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updated: 12/6/2017 8:37 PM

Stopping the flu starts with you

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Submitted by Kane County Health Department

The Kane County Health Department is encouraging residents to get a flu shot during National Influenza Vaccination Week, Dec. 3-9.

According to the Centers for Disease Control and Prevention, flu vaccination activity drops off quickly after the end of November. In other words, people stop getting the flu shot right at the time the CDC says typically is the start of the peak flu season.

This week is a national observance established to highlight the importance of continuing influenza vaccination. The health department wants to encourage more people to be vaccinated during the holiday season and into the new year.

In addition to getting a flu shot, you can also reduce your risk by:

• Washing your hands regularly with soap and water. If soap and water are not available, use an alcohol-based hand rub.

• Practicing good cough etiquette, such as coughing into your elbow instead of your hands.

• Avoiding touching your eyes, nose or mouth; germs are spread this way. Avoiding close contact with sick people. If you are sick with flu-like illness, stay home for at least 24 hours after your fever is gone.

To learn more, visit www.kanehealth.com/flu.htm.

The CDC recommends that everyone six months of age and older should be vaccinated against influenza, especially pregnant women, young children, people 65 years of age and older, and anyone with underlying health conditions like asthma, diabetes, or a weakened immune system. A flu vaccine is needed every year because flu viruses are constantly changing.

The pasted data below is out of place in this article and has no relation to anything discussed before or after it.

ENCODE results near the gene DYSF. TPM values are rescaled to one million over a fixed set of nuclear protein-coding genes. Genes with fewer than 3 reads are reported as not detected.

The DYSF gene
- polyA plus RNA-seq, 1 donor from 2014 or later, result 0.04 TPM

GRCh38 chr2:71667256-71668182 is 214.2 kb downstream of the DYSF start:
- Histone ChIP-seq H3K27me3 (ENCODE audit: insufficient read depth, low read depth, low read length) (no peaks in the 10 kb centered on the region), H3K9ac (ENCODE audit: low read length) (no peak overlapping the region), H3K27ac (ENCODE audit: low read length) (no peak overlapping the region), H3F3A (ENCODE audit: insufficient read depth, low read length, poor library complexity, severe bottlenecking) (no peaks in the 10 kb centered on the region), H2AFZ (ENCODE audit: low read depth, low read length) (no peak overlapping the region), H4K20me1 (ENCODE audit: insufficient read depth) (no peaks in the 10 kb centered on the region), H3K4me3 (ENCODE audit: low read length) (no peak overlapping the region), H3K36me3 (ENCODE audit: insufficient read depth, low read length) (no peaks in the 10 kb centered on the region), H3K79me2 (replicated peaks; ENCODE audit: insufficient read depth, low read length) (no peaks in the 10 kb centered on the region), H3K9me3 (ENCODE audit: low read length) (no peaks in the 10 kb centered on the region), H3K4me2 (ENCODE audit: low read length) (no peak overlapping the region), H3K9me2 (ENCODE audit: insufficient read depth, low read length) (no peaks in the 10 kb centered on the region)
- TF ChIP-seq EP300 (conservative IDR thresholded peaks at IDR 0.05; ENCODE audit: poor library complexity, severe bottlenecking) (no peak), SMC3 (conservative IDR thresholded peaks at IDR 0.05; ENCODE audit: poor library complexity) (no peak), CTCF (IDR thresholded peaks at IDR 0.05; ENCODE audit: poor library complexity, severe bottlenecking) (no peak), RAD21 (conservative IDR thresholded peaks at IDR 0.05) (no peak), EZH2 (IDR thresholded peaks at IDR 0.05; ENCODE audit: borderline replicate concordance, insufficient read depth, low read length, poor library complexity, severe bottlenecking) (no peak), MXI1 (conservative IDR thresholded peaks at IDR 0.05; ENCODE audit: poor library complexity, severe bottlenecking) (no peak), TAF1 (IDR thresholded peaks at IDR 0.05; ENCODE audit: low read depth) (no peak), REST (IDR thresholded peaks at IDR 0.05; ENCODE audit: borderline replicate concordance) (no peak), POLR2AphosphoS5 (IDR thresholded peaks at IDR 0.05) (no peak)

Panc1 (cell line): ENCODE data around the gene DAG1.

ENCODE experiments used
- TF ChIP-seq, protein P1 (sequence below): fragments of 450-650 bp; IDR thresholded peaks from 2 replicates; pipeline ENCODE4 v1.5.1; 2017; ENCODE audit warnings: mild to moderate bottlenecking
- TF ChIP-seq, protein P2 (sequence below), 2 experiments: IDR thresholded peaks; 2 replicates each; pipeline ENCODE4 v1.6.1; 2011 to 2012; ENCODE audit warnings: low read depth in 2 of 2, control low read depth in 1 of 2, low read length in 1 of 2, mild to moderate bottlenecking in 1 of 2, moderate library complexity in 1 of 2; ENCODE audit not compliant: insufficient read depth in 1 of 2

The vaccine is available at many locations, including neighborhood pharmacies and your primary care provider. A convenient "vaccine finder" can be found at kanehealth.com/flu_shots.htm.

People with the flu can spread it to others as far as 6 feet away. Flu viruses are spread mainly by droplets made when people with flu cough, sneeze or talk. These droplets can land in the mouths or noses of people who are nearby or possibly be inhaled into the lungs. Less often, a person might also get the flu by touching a surface or object that has a flu virus on it and then touching their own mouth or nose.

Some people are at greater risk for serious complications if they get the flu. This includes older people, young children, pregnant women and people with certain health conditions (such as asthma, diabetes, or heart disease), and persons who live in facilities like nursing homes. Symptoms can include fever, cough, sore throat, runny or stuffy nose, body aches, headache, chills and fatigue.

Flu shots are offered by the health department at the Aurora office, 1240 N. Highland Ave., during clinic hours from 9 a.m. to 4 p.m. Tuesday to Friday, while vaccine supply lasts. Cost is $23.87, payable by check or cash. Call (630) 208-3801 for more information.

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